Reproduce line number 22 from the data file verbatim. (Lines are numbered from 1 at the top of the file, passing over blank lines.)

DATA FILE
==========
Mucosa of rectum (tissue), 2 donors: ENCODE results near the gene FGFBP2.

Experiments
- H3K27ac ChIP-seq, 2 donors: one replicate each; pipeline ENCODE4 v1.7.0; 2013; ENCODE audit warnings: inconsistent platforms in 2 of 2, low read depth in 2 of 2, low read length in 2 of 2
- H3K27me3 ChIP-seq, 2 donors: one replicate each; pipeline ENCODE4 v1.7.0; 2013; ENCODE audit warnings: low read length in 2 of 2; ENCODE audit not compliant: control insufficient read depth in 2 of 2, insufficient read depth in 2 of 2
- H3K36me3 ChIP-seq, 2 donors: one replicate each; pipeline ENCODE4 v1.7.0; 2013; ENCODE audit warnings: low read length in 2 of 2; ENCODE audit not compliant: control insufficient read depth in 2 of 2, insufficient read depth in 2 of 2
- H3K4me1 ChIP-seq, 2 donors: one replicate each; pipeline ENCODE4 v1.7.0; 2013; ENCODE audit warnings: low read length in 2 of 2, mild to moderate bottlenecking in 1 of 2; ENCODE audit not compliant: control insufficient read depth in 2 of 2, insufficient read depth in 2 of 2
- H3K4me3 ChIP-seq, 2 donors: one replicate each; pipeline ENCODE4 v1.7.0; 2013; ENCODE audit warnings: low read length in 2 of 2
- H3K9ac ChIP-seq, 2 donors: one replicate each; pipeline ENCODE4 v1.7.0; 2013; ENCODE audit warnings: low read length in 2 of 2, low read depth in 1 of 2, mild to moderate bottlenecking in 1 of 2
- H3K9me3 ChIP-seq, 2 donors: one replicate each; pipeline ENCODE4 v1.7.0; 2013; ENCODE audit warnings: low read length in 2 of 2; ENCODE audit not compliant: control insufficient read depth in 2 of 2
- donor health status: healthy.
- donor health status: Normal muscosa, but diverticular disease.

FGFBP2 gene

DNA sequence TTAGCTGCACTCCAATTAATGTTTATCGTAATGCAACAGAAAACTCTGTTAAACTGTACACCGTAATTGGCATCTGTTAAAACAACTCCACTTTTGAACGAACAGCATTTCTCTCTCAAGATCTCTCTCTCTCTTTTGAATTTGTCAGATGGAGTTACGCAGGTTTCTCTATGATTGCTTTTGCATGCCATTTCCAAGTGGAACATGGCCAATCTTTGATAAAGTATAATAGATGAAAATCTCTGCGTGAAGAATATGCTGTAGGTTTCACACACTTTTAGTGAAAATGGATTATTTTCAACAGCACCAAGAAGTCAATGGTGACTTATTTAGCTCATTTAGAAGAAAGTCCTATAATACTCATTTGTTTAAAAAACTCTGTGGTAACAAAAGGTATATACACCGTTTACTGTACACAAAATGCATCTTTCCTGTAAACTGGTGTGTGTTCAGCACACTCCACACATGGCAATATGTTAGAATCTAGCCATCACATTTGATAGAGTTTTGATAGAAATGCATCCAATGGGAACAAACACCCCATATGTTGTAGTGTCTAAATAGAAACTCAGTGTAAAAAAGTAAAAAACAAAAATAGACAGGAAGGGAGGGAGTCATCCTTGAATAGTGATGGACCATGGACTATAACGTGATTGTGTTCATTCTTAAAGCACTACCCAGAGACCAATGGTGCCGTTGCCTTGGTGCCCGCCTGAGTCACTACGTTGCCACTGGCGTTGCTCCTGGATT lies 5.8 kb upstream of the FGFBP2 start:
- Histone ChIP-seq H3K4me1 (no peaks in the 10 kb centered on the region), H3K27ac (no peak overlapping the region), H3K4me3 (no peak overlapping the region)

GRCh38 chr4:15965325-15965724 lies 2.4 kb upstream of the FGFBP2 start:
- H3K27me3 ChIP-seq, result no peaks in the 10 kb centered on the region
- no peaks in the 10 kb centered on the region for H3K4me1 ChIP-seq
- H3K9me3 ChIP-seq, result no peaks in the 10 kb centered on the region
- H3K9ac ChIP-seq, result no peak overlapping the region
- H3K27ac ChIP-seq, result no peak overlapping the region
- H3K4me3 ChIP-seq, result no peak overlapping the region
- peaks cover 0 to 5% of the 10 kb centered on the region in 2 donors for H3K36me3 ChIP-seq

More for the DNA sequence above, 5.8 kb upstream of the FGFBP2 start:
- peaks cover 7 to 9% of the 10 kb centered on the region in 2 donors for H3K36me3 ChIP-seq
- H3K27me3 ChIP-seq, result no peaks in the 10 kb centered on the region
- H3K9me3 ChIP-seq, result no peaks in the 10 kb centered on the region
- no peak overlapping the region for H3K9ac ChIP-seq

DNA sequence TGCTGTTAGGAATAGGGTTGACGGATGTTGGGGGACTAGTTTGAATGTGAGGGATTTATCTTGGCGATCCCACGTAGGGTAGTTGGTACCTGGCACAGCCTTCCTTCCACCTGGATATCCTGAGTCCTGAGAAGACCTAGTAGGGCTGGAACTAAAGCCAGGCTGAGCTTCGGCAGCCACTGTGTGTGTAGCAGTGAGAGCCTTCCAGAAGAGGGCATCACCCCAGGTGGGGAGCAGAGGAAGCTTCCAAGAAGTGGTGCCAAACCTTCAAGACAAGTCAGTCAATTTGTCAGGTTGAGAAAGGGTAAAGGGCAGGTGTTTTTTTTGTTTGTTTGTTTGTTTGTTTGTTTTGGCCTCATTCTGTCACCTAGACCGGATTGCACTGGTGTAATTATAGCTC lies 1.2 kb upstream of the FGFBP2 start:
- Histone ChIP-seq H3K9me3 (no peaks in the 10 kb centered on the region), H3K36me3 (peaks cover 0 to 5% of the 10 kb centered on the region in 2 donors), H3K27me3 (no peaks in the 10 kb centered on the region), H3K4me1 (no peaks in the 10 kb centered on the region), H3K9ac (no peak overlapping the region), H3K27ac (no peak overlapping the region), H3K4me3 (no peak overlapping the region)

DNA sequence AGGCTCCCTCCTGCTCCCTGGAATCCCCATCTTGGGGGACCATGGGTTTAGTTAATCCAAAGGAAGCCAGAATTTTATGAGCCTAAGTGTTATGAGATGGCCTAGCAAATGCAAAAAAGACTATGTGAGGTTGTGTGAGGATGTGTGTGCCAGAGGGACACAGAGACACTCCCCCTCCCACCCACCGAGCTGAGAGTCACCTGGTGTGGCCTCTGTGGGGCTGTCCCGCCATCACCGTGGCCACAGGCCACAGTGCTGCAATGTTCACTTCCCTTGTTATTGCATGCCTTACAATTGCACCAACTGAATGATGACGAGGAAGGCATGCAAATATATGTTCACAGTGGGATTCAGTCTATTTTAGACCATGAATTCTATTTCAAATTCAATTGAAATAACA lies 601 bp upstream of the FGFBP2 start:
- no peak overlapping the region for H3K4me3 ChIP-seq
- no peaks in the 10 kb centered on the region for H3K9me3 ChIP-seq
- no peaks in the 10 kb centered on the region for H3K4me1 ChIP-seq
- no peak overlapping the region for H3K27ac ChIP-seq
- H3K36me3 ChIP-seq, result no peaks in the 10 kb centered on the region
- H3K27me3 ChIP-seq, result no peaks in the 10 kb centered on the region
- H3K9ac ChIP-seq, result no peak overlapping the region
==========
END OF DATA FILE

- peaks cover 0 to 5% of the 10 kb centered on the region in 2 donors for H3K36me3 ChIP-seq